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Beatrice Offshore Windfarm Limited | Electricity from offshore wind power for up to 450,000 households | Projects | Issue 10 • June 2017 | Line Pipe Global

Line Pipe Global

Issue 10 • Juni 2017

Beatrice Offshore Windfarm Limited

Electricity from offshore wind power for up to 450,000 households

The ever-increasing complexity of projects calls for utmost flexibility of the companies involved in their realization. This also goes for the Beatrice project for the construction of an offshore wind farm off the northeastern coast of Scotland, for which Salzgitter Mannesmann Line Pipe supplied tubes to five contractors in Germany, Poland, Denmark, the Netherlands, Belgium and Scotland.

The wind farm Beatrice, situated in the Moray Firth bay, is scheduled for completion by 2019. 13.5 kilometers off the coast, a total of 84 offshore wind turbines will be installed, totaling a generating capacity of 588 MW of electric power from renewable energies. This is enough to power up to 450,000 households.

International operator consortium

The 3.15 billion euro (2.6 billion GBP) project is being handled by Beatrice Offshore Windfarm Limited, an operator consortium consisting of the Scottish energy supplier SSE, Copenhagen Infrastructure Partners, and Red Rock Power Limited, a subsidiary of the Chinese company SDIC Power Holdings Co. The new-generation 7-MW wind turbines to be installed in the wind farm feature rotor blades with a diameter of 154 m. On completion, the wind farm will be operated from its O&M base in Wick.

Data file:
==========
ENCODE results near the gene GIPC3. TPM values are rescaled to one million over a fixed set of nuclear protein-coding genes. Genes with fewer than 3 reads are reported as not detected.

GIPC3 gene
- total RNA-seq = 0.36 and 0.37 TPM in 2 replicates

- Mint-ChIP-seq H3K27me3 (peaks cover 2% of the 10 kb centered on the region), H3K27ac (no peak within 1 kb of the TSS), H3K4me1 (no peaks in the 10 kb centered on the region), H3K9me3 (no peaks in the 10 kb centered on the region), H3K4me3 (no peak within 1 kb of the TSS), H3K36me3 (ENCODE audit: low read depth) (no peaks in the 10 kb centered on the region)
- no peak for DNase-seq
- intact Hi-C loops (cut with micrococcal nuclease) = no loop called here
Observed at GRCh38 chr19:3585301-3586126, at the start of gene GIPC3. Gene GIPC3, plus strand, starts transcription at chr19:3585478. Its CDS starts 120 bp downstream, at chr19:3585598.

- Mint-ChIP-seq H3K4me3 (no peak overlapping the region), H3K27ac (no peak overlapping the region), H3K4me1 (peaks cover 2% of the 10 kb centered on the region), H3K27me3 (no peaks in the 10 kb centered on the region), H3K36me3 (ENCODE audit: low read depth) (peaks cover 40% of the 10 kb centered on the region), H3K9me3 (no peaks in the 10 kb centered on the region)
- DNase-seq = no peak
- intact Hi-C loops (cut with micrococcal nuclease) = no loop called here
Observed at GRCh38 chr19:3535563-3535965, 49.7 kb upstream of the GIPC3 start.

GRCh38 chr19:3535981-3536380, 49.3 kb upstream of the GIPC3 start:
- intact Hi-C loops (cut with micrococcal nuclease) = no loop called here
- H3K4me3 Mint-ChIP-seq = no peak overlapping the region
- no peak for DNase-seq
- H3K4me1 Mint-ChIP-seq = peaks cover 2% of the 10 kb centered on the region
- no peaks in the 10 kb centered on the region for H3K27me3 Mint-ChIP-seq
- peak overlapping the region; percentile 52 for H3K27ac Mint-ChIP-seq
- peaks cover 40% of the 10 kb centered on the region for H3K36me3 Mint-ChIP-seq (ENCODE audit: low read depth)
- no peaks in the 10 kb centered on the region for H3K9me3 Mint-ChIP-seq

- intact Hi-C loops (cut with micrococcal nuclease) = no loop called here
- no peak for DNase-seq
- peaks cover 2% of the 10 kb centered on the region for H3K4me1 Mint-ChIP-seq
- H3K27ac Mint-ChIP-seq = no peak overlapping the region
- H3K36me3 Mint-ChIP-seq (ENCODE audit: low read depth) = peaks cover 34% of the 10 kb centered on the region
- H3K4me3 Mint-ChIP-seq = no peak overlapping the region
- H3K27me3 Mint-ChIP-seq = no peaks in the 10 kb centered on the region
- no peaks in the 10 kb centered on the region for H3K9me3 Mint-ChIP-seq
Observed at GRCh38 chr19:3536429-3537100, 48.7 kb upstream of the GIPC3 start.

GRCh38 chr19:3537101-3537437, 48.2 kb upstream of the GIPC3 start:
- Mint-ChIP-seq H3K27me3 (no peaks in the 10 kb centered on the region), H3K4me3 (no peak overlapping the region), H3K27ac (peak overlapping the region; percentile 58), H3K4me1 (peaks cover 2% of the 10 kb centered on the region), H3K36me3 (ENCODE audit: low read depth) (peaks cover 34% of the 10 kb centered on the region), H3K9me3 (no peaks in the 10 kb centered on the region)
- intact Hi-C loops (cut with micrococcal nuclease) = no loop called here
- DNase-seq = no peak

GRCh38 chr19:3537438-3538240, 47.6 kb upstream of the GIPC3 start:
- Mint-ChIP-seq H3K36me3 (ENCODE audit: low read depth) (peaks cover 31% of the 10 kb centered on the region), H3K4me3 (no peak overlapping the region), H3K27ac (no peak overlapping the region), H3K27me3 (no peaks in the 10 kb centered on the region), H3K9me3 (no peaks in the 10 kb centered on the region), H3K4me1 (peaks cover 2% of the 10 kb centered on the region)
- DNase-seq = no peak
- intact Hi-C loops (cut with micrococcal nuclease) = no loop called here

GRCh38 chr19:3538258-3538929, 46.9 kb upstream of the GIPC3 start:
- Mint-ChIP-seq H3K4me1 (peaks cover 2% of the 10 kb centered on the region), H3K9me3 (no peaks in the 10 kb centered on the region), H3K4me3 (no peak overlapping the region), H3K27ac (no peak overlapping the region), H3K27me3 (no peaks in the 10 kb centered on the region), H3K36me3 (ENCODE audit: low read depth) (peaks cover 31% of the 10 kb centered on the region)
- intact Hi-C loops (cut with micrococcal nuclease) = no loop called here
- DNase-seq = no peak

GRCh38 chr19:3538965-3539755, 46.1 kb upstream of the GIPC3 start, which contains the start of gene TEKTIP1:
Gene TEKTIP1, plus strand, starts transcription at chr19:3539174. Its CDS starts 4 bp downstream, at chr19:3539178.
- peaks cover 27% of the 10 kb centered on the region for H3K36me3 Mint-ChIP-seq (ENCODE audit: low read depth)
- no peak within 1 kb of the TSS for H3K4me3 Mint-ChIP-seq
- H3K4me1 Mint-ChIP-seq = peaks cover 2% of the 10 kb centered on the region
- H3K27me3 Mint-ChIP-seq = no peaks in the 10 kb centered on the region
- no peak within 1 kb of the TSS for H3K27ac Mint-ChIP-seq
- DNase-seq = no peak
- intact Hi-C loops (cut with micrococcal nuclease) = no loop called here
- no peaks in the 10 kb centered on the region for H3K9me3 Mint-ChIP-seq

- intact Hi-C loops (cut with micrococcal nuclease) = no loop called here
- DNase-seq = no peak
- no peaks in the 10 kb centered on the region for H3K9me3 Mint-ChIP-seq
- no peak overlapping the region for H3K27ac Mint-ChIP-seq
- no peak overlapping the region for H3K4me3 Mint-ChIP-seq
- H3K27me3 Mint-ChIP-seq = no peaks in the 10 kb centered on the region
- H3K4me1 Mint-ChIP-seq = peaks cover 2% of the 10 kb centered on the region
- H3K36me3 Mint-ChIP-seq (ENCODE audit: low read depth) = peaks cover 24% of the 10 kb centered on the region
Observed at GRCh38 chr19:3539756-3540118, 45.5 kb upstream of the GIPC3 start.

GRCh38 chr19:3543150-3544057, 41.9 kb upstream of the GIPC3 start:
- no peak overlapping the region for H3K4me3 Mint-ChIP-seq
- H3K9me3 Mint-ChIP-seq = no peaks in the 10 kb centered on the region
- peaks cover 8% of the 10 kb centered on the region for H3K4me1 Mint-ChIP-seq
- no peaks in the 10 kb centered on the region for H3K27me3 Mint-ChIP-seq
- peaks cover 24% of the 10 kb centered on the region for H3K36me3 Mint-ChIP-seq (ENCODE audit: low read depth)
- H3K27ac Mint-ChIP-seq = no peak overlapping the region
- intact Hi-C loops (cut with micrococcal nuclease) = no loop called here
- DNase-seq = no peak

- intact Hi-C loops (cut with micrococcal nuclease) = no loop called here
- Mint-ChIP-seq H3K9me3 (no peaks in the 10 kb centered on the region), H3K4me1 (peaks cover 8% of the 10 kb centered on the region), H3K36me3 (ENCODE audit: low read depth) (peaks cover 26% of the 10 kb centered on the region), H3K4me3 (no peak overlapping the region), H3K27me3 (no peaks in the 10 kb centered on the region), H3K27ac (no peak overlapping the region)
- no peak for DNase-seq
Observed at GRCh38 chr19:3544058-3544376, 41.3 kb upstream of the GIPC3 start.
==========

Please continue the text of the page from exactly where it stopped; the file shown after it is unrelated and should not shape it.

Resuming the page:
Erection and connection

The 84 wind turbines of the powerful 7-MW generation will be supplied by Siemens Wind Power. The Energy Management Division of Siemens and the Nexans company will provide for their connection to the grid. Nexans will supply and install the about 260 km cabling required for this purpose. Seaway Heavy Lifting, a Subsea 7 company, will be responsible for the manufacture and installation of the foundation structures and for the installation of the two offshore transformer modules (OTMs) needed for grid connection, which will also be supplied by Siemens.


Smulders Projects was awarded an order for the manufacture of 28 foundation structures. The HFI-welded tubes supplied were used as J-tubes. Photos © Smulders

The 75 m long rotor blades are manufactured in the British town of Hull. Photos: © Siemens AG


Installation of the turbine foundations

Seaway Heavy Lifting split the contract for the manufacture of the 84 jacket foundation structures. Thirty of them are made at the Danish Lindoe Industrial Park by Bladt Industries, 28 were awarded to Smulders Projects, and the remaining 26 will be manufactured by BiFab at its Burntisland, Methyl and Arnish facilities. The foundations are up to 71 m high and weigh in at up to 830 tons each. They will be set up on an area of 131 km² with water depths of up to 58 m.

Make three plus two from one